Spode…Staffordshire…landscapes…toiles…I just love the look of the underglazed engravings! I have been collecting individual serving platters for the last few years and I particularly like these two green transferware pieces. They work for holiday gatherings as well as Spring/Summer table settings (in fact, I might incorporate these pieces into my St. Patty’s tablescape–March is not that far away!)
This wonderful “Grecian” pattern, circa 1891 – 1910, has a motif of Greek architecture, ruins, gardens, people and animals in shades of green. The wide outer border is an overall pattern of flowers and leaves within a gently scalloped rim. An inner-band consists of ribbons of leaves and floral swags. Each piece is stamped with the mark “Grecian – W. R. Ridgways – England”.
This beautiful W.R. Midwinter “Landscape” plate dates back to 1923. The Makers Mark on the back reads: “Landscape” W.R. Midwinter England. It is highly detailed and very ornate.
I will probably use this transferware along with these vintage plates decorated with lilies in white, green, and yellow. The rims are trimmed in gold. The back is stamped Duchess Bone China, Made in England.
If you are interested in learning more about your transferware, I recommend checking out the pattern and source print database on the Transferware Collectors Club website.
The History of British Transferware:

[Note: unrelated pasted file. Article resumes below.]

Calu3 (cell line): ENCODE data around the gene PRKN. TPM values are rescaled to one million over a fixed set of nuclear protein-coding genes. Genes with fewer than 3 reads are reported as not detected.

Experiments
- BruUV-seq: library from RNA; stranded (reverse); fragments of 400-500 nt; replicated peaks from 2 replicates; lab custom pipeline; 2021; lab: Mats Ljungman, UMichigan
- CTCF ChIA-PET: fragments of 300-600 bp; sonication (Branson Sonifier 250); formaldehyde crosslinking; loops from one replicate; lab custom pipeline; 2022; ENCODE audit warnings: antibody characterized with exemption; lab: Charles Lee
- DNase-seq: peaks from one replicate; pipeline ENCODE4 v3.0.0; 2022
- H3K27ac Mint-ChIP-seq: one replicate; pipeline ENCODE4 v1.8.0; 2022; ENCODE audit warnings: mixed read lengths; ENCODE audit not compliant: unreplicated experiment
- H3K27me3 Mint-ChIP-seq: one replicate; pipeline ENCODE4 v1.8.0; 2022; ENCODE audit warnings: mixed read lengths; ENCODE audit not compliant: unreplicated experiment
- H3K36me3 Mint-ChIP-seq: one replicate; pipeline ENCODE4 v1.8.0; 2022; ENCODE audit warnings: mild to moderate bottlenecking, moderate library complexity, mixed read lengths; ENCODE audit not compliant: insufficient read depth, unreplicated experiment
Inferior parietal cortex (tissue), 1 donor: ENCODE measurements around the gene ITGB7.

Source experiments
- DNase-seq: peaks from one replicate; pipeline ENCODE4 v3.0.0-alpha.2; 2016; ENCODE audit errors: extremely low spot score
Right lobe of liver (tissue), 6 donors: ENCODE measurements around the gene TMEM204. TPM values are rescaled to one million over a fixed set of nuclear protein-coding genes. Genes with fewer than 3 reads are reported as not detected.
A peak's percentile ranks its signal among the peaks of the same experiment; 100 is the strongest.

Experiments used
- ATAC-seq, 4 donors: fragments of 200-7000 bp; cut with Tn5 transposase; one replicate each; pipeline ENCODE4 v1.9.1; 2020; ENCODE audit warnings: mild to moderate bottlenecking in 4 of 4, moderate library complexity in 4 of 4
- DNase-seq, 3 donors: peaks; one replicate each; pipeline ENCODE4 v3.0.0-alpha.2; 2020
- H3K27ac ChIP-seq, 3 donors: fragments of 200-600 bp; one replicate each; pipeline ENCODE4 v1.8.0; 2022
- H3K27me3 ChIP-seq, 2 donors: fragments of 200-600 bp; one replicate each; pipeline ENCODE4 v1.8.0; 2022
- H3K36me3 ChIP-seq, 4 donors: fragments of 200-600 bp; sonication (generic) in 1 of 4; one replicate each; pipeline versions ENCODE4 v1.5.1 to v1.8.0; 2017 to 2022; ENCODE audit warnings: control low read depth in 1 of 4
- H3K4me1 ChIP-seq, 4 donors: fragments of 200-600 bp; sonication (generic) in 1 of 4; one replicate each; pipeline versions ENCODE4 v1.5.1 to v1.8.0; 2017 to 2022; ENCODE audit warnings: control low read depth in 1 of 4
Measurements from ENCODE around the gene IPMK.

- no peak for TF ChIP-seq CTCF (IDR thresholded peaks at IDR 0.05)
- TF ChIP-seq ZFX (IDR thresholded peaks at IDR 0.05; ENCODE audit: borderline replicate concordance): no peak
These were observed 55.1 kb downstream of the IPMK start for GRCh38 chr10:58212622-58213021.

A good description of the transfer process comes from Pamela Wiggins in an article called “Transferware, a Timeless Decorative Art”. Wiggins says, “Transfer printing as a decorative technique was developed in England in the mid-1750s, particularly in the Staffordshire region. The process began when a flat copper plate was engraved with a desired pattern in much the same way as the plates used to make paper engravings were produced. Once the plate was inked with a ceramic coloring, the design was impressed on a thin sheet of tissue paper. This inked impression was then transferred onto the surface of the ceramic object. After it was inked, the object made its way into a low-temperature kiln to fix the pattern. The printing could be done either under or over the glaze on a ceramic piece, but since the ink tended to wear off on overprinted pieces, the underprinting method became more popular going forward. When examining a transferware decorative object, you can distinguish it by the fine lines produced through the engraving process on the original plate.”